It is not necessary for a kiosk, such as that shown in FIG. 1, actually to include a mechanical skill game therein. A kiosk may simply include a video game of skill via one or more control panels 42 according to FIG. 4, or variations thereof as described above. Alternatively, the control panels 42 may be provided as wall mounted stations without a free standing kiosk at all.
Other mechanisms included in the present device but not necessarily novel thereto are the games of skill themselves. FIG. 6 provides a plan view of an exemplary playing field for miniature hockey, for inclusion in for example the invention shown in FIG. 1, in which the playing field 60 contains a plurality of player gearbox mechanisms 62 for controlling a plurality of electromechanical teamsmen (not shown). Play is conducted by causing the teamsmen mechanically to strike a puck dropped from a puck ejector 64 competitively to score one or more goals into the nets 66, from which the pucks are automatically retrieved by puck tracks 68 back into the puck ejector 64. Computerized control of such a playing field thus requires only addition of counting sensors to the nets 66, to keep track of and to communicate the number of goals scored by each player.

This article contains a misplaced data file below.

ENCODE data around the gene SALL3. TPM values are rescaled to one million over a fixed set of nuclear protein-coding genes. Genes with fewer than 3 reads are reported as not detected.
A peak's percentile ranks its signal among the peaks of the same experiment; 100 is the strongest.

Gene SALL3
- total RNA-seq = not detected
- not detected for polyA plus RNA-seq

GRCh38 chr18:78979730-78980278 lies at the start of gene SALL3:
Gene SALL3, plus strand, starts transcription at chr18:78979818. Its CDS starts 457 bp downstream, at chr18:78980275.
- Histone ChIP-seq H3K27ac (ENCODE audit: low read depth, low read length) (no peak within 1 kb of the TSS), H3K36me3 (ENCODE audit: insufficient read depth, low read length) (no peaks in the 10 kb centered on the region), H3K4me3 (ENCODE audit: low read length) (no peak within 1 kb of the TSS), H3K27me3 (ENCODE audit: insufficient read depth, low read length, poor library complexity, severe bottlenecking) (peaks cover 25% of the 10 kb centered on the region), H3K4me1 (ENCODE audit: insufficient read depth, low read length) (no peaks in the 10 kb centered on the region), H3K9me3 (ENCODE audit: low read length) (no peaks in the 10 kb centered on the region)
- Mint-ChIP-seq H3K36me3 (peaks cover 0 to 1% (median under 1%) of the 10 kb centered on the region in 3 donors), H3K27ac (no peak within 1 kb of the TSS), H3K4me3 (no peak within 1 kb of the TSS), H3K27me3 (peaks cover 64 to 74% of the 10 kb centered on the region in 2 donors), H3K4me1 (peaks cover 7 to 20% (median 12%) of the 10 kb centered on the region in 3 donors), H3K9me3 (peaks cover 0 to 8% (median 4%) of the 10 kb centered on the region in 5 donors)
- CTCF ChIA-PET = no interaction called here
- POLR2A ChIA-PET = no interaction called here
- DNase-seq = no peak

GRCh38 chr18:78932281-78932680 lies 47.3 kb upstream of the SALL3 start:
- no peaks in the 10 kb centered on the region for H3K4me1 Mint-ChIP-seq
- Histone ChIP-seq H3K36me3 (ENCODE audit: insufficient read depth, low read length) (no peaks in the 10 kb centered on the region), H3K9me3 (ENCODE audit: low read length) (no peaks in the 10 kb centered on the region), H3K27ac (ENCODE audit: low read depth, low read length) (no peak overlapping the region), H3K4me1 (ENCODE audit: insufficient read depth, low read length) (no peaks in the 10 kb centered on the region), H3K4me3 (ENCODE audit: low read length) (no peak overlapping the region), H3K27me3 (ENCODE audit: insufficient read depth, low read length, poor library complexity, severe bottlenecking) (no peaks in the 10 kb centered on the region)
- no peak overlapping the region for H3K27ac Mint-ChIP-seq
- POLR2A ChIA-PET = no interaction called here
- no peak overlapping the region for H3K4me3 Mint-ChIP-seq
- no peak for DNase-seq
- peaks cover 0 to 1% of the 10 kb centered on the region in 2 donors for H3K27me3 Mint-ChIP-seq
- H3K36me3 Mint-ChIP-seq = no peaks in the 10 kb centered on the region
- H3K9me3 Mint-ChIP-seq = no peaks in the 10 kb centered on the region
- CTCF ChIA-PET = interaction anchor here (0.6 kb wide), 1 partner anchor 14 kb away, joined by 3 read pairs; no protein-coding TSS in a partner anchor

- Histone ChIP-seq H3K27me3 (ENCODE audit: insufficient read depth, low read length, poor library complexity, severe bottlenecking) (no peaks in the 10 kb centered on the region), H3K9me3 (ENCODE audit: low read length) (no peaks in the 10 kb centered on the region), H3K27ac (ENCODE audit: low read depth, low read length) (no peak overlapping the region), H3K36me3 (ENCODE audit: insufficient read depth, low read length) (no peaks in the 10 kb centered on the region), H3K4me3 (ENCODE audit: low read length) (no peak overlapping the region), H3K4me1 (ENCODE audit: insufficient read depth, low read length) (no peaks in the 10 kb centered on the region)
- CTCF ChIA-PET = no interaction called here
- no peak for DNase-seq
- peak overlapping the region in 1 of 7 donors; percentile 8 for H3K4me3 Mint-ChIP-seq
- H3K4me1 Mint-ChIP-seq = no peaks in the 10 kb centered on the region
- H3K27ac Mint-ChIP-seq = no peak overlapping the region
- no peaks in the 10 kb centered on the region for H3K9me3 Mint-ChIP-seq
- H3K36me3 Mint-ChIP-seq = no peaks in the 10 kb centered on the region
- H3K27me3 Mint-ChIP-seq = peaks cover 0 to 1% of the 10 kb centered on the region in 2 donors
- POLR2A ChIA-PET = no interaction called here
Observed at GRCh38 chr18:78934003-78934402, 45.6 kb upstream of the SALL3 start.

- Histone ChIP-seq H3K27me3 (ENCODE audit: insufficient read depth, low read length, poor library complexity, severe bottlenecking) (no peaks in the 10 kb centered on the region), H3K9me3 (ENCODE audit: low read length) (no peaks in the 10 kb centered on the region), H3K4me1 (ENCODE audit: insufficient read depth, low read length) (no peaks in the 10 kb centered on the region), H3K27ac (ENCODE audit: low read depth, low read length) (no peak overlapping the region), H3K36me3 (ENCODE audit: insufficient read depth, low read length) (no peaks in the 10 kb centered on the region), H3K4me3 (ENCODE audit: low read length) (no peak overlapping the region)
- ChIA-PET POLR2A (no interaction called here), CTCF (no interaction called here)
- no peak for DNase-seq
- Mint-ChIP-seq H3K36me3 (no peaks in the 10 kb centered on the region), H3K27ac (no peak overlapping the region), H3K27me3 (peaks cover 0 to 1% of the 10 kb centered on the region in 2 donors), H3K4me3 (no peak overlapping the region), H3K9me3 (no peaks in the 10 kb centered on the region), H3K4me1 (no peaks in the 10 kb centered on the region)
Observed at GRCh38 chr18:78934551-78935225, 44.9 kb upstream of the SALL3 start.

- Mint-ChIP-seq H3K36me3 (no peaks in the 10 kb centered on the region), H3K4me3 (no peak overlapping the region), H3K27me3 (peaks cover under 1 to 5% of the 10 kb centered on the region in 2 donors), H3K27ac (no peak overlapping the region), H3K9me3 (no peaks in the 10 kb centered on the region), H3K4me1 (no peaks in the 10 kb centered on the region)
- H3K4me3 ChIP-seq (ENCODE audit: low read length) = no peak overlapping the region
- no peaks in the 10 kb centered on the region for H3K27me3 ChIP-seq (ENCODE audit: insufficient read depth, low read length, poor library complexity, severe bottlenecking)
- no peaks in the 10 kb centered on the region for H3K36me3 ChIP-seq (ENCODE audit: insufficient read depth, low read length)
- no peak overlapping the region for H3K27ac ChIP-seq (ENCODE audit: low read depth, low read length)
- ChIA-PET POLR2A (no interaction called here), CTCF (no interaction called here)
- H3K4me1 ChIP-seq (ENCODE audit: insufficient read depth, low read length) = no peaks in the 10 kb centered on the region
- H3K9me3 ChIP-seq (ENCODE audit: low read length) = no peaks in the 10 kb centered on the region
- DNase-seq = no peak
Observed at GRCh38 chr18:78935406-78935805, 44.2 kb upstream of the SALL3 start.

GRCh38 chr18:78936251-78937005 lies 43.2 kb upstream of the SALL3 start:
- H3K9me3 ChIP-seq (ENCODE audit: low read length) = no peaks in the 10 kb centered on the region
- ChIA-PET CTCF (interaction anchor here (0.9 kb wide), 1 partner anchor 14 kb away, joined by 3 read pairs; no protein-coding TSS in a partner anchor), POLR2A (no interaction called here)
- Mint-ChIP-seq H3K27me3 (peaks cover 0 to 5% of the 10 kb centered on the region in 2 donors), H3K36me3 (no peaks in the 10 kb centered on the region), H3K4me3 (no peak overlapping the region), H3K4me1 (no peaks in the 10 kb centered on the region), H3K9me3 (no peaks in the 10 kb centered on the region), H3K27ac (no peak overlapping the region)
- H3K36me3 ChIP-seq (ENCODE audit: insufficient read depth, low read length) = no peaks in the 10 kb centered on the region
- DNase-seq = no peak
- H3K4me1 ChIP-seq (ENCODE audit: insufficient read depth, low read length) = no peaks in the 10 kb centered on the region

A fifth embodiment of the invention is shown in the schematic diagram of FIG. 7. The fifth embodiment differs from the third embodiment in two primary ways: a complete retail kiosk is incorporated into the device instead of simply one or more currency acceptor/disburser means, and sonic detector/loud speaker means provide a number of functions including an "attract" mode to advertise the retail kiosk as well as the game stations. The retail kiosk may be designed for literally any direct or remote vending as discussed earlier in this specification, and may provide endless combinations of point-of-sale purchases including passport application with on-site photography, international phone card dispensing with simultaneous ticket and travel services, accommodations, confirmations and execution of immediate e-mail and facsimile communications with simultaneous customized vending of postcards or personalized aerograms (with or without prepaid postage) for later travel use.